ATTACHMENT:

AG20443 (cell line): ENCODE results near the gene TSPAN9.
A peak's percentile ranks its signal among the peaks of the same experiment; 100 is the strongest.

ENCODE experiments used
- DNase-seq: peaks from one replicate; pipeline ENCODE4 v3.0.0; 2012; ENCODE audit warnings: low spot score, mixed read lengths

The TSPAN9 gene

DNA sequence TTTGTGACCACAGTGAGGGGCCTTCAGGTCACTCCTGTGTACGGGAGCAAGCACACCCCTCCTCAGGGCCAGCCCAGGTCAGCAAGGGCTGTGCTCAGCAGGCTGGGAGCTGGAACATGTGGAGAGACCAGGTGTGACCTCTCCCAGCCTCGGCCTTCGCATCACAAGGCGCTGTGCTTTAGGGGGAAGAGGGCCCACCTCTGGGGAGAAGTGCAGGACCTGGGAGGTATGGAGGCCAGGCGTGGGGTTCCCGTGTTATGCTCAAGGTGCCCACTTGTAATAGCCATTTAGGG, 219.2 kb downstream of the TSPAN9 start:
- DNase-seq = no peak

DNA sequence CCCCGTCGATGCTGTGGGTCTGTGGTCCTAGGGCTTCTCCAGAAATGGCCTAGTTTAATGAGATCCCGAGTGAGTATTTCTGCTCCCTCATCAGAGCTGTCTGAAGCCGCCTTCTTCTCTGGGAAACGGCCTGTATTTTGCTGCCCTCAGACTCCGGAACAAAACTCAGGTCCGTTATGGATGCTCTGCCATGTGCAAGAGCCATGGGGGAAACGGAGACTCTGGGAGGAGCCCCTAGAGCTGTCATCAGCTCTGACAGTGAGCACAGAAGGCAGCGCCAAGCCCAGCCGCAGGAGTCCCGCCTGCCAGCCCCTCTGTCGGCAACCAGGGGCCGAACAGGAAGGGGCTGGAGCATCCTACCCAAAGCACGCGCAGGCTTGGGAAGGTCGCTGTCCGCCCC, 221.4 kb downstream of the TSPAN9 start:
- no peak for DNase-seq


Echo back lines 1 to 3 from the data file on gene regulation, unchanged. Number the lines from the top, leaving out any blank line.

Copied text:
AG20443 (cell line): ENCODE results near the gene TSPAN9.
A peak's percentile ranks its signal among the peaks of the same experiment; 100 is the strongest.

ENCODE experiments used